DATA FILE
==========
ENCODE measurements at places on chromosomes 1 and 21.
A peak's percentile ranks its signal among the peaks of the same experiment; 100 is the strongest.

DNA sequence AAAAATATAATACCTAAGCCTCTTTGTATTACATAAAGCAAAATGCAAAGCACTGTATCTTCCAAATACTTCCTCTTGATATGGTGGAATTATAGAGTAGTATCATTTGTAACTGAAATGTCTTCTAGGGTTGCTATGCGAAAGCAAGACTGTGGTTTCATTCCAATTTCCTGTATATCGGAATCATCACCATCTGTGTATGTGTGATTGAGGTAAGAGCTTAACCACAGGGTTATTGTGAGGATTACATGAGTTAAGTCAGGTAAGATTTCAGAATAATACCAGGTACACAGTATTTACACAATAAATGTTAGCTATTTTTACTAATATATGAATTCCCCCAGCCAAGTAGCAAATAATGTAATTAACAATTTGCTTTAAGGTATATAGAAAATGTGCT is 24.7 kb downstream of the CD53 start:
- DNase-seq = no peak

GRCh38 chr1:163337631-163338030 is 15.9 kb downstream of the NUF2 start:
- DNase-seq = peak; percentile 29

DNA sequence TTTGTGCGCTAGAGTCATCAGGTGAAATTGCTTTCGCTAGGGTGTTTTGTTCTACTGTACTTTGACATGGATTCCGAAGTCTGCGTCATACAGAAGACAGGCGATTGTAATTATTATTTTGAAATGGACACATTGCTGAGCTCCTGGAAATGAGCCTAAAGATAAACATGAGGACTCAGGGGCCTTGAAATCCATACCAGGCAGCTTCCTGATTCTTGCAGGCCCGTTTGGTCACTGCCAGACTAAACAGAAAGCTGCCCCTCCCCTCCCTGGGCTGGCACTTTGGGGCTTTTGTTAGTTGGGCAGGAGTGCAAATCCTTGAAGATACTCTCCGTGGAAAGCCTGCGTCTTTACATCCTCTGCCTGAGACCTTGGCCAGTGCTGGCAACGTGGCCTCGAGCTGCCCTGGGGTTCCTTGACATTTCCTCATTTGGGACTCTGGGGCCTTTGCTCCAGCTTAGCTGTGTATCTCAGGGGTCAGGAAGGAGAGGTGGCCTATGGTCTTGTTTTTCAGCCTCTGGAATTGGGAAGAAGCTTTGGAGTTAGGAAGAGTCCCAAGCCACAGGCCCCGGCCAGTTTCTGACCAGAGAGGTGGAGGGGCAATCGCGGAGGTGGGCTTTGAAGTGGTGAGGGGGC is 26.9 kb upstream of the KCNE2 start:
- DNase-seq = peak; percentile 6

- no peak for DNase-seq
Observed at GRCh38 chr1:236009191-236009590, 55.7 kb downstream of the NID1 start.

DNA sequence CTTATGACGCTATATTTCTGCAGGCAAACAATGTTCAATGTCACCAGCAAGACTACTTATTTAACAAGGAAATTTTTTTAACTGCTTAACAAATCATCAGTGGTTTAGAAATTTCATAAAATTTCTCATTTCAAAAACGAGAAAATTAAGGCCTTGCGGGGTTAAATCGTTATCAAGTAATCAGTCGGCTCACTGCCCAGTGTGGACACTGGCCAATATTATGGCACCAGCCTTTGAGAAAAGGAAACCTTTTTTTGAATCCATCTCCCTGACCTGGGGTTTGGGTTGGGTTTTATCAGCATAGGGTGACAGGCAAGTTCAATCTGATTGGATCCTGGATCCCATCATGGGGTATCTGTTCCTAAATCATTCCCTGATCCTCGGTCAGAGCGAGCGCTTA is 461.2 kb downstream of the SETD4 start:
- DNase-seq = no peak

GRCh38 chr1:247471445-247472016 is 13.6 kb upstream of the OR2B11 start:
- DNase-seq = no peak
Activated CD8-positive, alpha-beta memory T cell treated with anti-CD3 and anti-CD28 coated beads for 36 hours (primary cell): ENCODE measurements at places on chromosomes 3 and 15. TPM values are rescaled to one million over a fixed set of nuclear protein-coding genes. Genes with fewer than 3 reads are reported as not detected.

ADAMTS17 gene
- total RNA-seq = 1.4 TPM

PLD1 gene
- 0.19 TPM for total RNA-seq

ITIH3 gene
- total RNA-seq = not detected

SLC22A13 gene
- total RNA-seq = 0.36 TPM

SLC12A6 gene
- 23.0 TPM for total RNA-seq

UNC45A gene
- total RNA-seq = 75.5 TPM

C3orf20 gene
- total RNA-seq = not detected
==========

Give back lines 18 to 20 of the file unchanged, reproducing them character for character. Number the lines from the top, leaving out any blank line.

PLD1 gene
- 0.19 TPM for total RNA-seq

ITIH3 gene